The Petersen Foundation Endowment Supports Three Signature Programs at CHLA

Published on 
June 27, 2020

A generous endowment will help fund clinical care and research in the Cancer and Blood Disease Institute, The Vision Center and Inpatient Rehabilitation.

Pursuing Innovative Cancer Treatments
Pierce - Pursuing Innovative Cancer Treatments - Imagine Summer 2020 | Children's Hospital Los Angeles

The Cancer and Blood Disease Institute provides the highest-quality clinical care and conducts innovative research to find more effective ways to treat devastating conditions that impact children.

The generous gift from the Petersen Foundation will help support lifesaving care for patients like Pierce, who was diagnosed with a rare form of blood cancer called acute myeloid leukemia when he was just 22 months old. At CHLA, he underwent two rounds of chemotherapy, 31 platelet transfusions, 15 blood transfusions—and had a bone marrow transplant. Although it was a difficult journey, Pierce was finally declared cancer-free. Today, Pierce, 5, is a happy-go-lucky kid who loves playing baseball, swimming and dancing.

“The Petersen Foundation gift will ensure that Children’s Hospital Los Angeles remains a leader in the field, grounded in our commitment to embrace innovation while providing holistic, multidisciplinary care,” says Alan S. Wayne, MD, Director of the Cancer and Blood Disease Institute and the Alfred E. Mann Family Foundation Chair in Cancer Research. “This heartfelt generosity brings us closer to the day when every child diagnosed with cancer or a blood disease survives—and thrives.”

Supporting the Vision Center's Life-Changing Research
Monroe - Supporting the Vision Center's Life-Changing Research - Imagine Summer 2020

The Vision Center has expertise in treating the full spectrum of pediatric eye conditions and maintains a robust research enterprise focused on finding better ways to diagnose and treat these disorders.

The Petersen Foundation’s gift will help support patient care and new investigations, such as a clinical trial for children diagnosed with Leber congenital amaurosis (LCA), a rare genetic eye disorder that until recently had no remedy. The disorder disrupts the retina’s capacity to respond to light, leaving patients unable to see in the dark or soft light. Over time, their eyesight can degenerate completely.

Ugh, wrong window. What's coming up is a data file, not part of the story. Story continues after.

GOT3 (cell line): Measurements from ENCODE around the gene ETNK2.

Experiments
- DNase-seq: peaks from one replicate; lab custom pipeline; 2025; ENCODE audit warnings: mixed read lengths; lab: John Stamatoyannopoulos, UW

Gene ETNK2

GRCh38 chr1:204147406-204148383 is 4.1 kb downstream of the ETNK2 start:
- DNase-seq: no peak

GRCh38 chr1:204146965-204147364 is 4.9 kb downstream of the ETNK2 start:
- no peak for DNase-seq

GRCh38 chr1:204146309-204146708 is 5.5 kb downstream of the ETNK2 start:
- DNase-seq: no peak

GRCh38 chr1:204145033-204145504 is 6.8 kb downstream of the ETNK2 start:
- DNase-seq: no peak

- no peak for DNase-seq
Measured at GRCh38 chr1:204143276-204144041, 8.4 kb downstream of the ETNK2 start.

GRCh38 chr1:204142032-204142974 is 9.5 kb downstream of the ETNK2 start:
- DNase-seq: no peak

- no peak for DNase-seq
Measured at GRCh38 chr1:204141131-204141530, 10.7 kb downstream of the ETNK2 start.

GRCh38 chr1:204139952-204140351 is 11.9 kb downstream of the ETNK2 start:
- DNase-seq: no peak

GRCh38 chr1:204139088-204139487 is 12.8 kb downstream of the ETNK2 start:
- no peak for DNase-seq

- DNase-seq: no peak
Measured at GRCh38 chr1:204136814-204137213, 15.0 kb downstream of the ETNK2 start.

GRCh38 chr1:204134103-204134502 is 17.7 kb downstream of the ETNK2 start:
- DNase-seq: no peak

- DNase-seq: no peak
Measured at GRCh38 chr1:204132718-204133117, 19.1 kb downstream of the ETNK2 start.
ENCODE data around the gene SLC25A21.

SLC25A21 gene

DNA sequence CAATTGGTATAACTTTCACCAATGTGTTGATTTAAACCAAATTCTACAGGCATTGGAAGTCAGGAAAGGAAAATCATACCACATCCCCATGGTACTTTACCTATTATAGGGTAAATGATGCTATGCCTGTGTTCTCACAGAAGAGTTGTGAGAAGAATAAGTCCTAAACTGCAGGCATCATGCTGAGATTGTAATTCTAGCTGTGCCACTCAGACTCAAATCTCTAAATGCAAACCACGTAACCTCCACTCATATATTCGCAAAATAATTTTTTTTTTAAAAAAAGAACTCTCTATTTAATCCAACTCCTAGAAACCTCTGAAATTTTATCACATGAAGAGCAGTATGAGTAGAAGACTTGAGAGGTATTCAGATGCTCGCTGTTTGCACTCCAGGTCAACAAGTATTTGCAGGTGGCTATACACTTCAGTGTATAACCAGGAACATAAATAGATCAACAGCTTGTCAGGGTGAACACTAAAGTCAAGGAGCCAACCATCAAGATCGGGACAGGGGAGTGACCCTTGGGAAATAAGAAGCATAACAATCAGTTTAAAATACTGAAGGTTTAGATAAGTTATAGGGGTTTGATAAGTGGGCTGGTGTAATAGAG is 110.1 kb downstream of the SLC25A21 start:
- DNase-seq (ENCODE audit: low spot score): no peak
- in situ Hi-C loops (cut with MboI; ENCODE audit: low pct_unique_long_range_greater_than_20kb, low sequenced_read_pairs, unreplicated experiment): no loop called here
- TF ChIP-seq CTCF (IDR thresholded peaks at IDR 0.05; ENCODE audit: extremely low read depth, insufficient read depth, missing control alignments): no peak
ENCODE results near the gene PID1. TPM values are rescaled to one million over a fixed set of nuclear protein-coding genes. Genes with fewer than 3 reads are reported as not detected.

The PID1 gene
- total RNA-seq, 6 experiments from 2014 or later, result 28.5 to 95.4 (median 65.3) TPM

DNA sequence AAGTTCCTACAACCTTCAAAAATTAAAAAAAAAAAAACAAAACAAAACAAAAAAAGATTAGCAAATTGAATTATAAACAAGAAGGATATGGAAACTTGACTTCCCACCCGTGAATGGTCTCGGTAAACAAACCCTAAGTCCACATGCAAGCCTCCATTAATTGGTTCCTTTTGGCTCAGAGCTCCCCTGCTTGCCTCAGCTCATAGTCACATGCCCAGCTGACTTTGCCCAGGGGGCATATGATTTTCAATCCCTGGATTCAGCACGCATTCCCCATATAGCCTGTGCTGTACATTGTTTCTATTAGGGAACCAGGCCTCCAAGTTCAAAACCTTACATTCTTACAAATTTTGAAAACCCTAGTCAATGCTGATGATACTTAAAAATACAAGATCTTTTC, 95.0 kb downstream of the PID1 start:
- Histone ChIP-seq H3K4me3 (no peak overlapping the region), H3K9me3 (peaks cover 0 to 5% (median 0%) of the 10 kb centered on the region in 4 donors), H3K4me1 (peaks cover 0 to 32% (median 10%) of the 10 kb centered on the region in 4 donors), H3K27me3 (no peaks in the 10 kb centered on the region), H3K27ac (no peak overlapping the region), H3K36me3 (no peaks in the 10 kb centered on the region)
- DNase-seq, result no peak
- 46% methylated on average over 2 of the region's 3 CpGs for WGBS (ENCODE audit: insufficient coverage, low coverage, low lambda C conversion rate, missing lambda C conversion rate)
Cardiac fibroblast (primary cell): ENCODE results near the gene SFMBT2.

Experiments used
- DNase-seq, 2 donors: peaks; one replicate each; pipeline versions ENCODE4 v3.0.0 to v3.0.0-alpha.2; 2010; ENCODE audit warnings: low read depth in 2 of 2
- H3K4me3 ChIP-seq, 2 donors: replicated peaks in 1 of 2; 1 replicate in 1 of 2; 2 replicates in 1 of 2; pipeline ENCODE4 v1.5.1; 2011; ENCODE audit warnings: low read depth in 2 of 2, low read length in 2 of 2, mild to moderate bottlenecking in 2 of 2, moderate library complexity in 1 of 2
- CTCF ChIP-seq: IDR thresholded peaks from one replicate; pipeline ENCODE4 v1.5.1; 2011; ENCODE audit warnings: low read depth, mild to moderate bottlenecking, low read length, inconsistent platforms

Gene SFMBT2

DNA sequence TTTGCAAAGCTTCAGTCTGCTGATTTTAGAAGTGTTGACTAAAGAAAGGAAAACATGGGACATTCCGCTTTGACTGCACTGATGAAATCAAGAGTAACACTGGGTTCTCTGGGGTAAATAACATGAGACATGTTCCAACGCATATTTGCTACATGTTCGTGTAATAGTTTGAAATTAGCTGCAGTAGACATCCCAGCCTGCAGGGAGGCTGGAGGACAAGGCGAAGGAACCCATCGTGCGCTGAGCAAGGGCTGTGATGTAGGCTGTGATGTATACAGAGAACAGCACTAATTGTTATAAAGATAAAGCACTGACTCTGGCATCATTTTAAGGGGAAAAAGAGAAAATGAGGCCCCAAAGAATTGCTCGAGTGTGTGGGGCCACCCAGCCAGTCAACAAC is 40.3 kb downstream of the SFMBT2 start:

Today, The Vision Center is at the forefront of a groundbreaking surgical procedure for this condition that preserves a child’s eyesight. CHLA is one of only 10 institutions in the country approved to administer a drug called Luxturna, which is injected below the patient’s retina. The medicine essentially replaces the defective gene that causes LCA and triggers cells to begin producing the protein necessary for healthy vision.

“I have never witnessed anything like this before,” says Thomas C. Lee, MD, Director of The Vision Center. “We now have a way to repair the broken part of the DNA, restore sight for something that was previously incurable and stop patients from going blind. It is truly game-changing.”

CHLA patient Monroe, 7, has undergone the gene therapy procedure, which was the first to receive FDA approval to replace a mutated gene responsible for an inherited disease. Before the treatment, her eyesight was failing and she had been designated legally blind. After surgery, Monroe’s vision began to improve significantly within a week. Today, Monroe gets to enjoy so much more of her childhood because of her renewed vision.

Helping Kids Get Back on Their Feet
Diobeth - Helping Kids Get Back on Their Feet - Imagine Summer 2020 | Children's Hospital Los Angeles

The Division of Rehabilitation Medicine at CHLA is a national referral center for children who have severely compromised cognitive and physical function due to an illness or injury.

Thanks to a previous gift from the Petersen Foundation, CHLA opened the state-of-the-art Margie and Robert E. Petersen Foundation Rehabilitation Center honoring Bobby and Richie Petersen in 2015. The foundation’s latest gift will support a variety of improvements—including acquiring the latest technology—to ensure the most advanced inpatient rehabilitation services are available.

“This endowment from the Petersen Foundation is going to help us tremendously by positioning us to continue providing the highest level of care for patients,” says Kevan Z. Craig, DO, who leads the Division. “We’re one of the largest pediatric rehabilitation medicine facilities in the country.”

“Our goal is to help patients return home and become productive members of society,” Dr. Craig says. “Thanks to the Petersen Foundation, we’ll be able to bring our full suite of support to all the children who come to us for care.” CHLA-Imagine-2016-Butterfly-Icon.png

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